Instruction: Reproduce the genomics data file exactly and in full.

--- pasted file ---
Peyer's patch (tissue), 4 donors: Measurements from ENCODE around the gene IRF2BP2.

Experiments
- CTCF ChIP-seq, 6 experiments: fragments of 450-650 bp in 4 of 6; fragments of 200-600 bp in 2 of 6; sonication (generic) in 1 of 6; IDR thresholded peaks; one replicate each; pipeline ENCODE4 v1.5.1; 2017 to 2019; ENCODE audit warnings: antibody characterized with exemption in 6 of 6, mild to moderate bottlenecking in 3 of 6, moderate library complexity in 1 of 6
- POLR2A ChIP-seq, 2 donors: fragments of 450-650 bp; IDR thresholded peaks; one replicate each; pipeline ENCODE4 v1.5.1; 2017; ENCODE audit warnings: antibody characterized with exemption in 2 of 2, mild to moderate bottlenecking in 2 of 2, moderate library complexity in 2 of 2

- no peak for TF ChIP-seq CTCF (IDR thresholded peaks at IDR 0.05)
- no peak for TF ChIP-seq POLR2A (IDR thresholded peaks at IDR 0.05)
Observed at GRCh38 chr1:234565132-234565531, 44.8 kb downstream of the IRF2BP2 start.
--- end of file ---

Peyer's patch (tissue), 4 donors: Measurements from ENCODE around the gene IRF2BP2.

Experiments
- CTCF ChIP-seq, 6 experiments: fragments of 450-650 bp in 4 of 6; fragments of 200-600 bp in 2 of 6; sonication (generic) in 1 of 6; IDR thresholded peaks; one replicate each; pipeline ENCODE4 v1.5.1; 2017 to 2019; ENCODE audit warnings: antibody characterized with exemption in 6 of 6, mild to moderate bottlenecking in 3 of 6, moderate library complexity in 1 of 6
- POLR2A ChIP-seq, 2 donors: fragments of 450-650 bp; IDR thresholded peaks; one replicate each; pipeline ENCODE4 v1.5.1; 2017; ENCODE audit warnings: antibody characterized with exemption in 2 of 2, mild to moderate bottlenecking in 2 of 2, moderate library complexity in 2 of 2

- no peak for TF ChIP-seq CTCF (IDR thresholded peaks at IDR 0.05)
- no peak for TF ChIP-seq POLR2A (IDR thresholded peaks at IDR 0.05)
Observed at GRCh38 chr1:234565132-234565531, 44.8 kb downstream of the IRF2BP2 start.